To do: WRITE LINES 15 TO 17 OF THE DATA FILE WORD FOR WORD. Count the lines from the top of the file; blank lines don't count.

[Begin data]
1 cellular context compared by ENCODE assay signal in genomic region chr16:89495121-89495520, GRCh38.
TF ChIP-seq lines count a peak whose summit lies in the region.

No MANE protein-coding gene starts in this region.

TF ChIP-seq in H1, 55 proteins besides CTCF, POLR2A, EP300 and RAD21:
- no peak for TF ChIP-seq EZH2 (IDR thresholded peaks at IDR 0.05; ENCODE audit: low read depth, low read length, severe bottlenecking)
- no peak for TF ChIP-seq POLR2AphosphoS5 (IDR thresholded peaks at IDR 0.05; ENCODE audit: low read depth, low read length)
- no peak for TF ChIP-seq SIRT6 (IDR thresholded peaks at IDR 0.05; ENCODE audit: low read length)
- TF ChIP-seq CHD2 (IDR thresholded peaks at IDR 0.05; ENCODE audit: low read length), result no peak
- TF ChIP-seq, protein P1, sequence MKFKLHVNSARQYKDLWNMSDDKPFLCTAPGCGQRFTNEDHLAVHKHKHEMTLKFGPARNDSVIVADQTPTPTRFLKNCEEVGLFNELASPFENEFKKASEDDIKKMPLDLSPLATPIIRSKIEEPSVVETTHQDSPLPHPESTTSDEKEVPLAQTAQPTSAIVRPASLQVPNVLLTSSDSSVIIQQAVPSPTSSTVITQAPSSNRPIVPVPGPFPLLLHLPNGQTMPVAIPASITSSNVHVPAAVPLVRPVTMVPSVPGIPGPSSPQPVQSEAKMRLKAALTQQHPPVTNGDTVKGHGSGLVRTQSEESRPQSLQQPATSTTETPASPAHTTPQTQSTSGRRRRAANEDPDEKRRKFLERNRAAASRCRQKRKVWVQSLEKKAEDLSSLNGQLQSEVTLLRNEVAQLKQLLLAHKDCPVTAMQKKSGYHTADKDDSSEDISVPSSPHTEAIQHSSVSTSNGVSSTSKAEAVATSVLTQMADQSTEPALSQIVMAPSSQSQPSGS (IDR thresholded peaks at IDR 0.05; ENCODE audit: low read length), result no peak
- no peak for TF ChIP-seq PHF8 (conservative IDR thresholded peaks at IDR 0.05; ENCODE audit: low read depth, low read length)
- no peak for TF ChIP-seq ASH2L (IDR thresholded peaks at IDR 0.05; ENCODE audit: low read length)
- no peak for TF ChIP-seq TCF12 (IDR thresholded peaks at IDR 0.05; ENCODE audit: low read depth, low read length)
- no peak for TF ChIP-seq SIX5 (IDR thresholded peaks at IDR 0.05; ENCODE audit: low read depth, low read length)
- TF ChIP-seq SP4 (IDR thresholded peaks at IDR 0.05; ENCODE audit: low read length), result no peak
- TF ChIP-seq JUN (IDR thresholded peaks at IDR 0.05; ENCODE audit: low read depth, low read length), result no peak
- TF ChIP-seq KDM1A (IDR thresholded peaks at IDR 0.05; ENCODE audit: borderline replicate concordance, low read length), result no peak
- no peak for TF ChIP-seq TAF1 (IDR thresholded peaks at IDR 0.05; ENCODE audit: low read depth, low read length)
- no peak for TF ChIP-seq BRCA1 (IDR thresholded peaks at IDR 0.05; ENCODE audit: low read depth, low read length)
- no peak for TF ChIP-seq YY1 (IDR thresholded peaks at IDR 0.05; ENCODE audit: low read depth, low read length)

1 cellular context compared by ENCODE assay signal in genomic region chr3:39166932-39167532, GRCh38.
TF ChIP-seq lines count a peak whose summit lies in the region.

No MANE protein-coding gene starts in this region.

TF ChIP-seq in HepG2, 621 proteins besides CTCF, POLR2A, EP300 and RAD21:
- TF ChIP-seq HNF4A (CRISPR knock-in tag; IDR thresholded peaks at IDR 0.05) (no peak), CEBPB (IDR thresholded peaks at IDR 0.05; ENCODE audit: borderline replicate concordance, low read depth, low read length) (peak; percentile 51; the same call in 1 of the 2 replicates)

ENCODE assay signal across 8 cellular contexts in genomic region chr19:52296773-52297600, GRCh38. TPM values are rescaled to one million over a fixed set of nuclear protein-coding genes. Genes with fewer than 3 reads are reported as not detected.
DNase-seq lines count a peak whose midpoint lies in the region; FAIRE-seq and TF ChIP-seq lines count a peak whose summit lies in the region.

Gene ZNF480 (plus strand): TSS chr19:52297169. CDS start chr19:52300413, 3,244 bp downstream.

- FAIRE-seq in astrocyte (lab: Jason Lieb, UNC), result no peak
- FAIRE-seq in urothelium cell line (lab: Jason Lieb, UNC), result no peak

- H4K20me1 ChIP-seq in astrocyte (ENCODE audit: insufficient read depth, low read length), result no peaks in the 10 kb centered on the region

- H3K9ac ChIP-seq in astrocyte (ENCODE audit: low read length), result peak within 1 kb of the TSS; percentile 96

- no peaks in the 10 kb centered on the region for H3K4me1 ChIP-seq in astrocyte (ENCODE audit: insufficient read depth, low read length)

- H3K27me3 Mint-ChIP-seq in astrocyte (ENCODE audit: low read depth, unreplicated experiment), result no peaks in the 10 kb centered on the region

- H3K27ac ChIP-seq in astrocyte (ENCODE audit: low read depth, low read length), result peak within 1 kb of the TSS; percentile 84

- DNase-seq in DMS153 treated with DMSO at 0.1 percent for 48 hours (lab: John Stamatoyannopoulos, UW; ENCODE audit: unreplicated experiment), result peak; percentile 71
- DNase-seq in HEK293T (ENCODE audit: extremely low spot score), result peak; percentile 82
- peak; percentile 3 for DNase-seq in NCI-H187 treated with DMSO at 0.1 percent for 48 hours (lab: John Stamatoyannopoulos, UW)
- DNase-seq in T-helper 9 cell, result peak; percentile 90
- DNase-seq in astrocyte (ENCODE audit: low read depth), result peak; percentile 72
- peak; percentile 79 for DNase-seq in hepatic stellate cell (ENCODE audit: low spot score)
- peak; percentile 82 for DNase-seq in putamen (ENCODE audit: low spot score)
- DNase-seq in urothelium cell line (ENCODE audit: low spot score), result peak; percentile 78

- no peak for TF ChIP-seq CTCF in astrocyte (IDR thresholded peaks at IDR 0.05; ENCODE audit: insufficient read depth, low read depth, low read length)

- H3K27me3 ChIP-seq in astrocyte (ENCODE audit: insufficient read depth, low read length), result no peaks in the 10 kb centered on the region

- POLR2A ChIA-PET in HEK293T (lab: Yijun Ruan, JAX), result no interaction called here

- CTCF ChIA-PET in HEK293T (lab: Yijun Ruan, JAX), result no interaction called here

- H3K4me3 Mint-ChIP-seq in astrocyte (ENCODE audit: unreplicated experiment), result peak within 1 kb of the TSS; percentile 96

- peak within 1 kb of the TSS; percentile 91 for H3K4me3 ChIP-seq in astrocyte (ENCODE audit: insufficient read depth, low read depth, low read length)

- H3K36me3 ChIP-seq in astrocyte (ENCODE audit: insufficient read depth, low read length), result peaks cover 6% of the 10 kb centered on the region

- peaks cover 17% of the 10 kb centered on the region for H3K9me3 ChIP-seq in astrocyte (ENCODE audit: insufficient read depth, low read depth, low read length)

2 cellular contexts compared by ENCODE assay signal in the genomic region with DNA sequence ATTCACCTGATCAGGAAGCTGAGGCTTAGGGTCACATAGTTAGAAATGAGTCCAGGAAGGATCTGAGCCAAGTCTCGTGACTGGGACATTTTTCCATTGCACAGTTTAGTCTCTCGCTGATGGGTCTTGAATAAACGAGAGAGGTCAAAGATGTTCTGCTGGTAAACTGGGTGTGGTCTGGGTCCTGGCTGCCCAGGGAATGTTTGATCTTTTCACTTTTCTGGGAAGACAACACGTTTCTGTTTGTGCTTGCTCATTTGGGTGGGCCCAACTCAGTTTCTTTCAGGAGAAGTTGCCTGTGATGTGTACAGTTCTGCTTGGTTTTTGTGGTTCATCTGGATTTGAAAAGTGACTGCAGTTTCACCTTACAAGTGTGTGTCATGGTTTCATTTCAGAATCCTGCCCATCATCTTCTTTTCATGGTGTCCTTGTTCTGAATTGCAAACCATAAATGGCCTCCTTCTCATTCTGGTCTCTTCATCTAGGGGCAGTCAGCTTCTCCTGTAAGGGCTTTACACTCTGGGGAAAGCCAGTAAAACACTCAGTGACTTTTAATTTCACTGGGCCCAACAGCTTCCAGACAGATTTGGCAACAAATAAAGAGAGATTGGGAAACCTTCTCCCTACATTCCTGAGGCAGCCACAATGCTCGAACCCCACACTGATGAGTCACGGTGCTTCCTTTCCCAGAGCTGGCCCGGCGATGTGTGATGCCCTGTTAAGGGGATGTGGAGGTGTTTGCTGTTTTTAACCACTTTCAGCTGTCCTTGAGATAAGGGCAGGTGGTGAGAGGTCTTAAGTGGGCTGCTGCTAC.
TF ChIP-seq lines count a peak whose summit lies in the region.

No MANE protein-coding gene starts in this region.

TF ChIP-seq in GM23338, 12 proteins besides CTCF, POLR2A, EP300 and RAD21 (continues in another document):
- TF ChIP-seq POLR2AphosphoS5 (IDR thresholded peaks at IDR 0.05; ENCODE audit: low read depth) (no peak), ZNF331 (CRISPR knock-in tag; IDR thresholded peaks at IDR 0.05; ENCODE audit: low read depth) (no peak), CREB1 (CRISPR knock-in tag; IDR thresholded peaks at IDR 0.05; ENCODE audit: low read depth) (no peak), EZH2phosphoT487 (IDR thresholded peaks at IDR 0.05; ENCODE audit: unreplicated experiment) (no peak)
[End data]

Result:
- TF ChIP-seq JUN (IDR thresholded peaks at IDR 0.05; ENCODE audit: low read depth, low read length), result no peak
- TF ChIP-seq KDM1A (IDR thresholded peaks at IDR 0.05; ENCODE audit: borderline replicate concordance, low read length), result no peak
- no peak for TF ChIP-seq TAF1 (IDR thresholded peaks at IDR 0.05; ENCODE audit: low read depth, low read length)